“Geist in the Machine: The Curious Humanism of Classical Film Theory”
"All the arts are based on the presence of man,” writes André Bazin, “only photography derives an advantage from his absence.” The emphasis on the non-human aspects of technological media has a long tradition that dates back well before Bazin and has only been reinforced by the anti- and post-humanist strands of more contemporary media theory. By contrast, this talk proposes that film theory has always grappled with the tension between the medium’s technological underpinnings and its persistent human dimensions. Attempting to reconcile concepts drawn from aesthetic philosophy and the humanist canon of Bildung with their fascination for the tempo, techniques, and telos of the new medium, classical film theorists came to think of film as a form of “kurbelndes Bewusstsein” (Balazs) – a cyborganic amalgam of the machinic and the human. Drawing on Rudolf Arnheim, Béla Balázs, Walter Benjamin, Siegfried Kracauer, Hugo Münsterberg, and other early commentators on the promise of cinema, this talk explores the non-synchronous persistence of “man” in early attempts to theorize the technological medium of film: what would it mean to read classical film theory as a form of media anthropology?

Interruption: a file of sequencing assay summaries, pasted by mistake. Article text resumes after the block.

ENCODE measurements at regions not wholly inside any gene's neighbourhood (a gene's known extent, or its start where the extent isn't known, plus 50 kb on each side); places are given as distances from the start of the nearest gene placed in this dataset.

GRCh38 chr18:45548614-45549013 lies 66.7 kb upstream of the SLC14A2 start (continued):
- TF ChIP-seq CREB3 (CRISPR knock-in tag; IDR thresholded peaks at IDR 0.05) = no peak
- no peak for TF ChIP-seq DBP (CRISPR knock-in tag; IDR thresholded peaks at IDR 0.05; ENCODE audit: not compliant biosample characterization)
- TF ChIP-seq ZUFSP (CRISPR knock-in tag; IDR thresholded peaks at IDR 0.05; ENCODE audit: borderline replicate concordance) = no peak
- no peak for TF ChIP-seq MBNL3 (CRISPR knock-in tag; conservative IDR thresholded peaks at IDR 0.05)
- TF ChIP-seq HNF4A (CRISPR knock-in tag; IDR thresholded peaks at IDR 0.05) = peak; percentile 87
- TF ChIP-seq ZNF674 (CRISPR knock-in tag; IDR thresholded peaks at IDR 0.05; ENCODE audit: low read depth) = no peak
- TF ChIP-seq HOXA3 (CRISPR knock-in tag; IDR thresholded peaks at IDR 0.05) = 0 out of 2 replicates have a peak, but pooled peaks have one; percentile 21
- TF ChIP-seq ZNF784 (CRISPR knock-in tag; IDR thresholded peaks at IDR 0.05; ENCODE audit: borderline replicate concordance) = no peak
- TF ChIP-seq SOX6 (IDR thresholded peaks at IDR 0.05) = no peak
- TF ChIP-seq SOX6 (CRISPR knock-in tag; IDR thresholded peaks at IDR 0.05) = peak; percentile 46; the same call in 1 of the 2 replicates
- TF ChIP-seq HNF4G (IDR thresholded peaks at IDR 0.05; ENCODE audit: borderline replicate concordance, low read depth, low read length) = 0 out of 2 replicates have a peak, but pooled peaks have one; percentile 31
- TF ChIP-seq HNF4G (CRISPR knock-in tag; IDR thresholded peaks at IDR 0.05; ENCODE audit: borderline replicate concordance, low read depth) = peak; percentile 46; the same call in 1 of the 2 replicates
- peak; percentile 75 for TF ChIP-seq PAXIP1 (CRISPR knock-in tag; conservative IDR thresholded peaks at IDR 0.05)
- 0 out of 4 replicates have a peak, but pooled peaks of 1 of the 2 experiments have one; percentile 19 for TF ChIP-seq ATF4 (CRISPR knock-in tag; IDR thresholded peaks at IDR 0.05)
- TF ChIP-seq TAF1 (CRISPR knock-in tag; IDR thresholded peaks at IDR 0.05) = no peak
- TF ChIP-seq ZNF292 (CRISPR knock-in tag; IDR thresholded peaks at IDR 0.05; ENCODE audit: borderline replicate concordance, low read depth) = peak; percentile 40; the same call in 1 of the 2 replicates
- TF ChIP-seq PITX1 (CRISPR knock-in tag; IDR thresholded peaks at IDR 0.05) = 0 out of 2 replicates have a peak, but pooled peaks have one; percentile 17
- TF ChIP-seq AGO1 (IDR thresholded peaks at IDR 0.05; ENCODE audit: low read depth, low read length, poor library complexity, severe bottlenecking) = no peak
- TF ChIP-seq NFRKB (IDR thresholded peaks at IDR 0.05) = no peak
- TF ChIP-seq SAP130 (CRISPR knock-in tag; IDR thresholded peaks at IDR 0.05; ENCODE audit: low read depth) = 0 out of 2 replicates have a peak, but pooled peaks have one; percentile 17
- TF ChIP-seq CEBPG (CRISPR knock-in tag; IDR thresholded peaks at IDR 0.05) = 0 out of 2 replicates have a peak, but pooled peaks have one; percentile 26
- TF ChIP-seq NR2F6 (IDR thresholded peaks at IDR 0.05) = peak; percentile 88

Johannes von Moltke is Professor of Film, TV & Media and Germanic Languages and Literatures at the University of Michigan. His work addresses questions of media, culture, and identity as they arise in the history of German Cinema, in Critical Theory, and in Cultural Studies. Most recently, he has been researching the media and identity politics of the New Right. Johannes von Moltke is the past president of the German Studies Association, and the author, among others, of "No Place Like Home: Locations of Heimat in German Cinema" (2005; winner of the MLA Scaglione Prize) and of "The Curious Humanist: Siegfried Kracauer in America" (2016).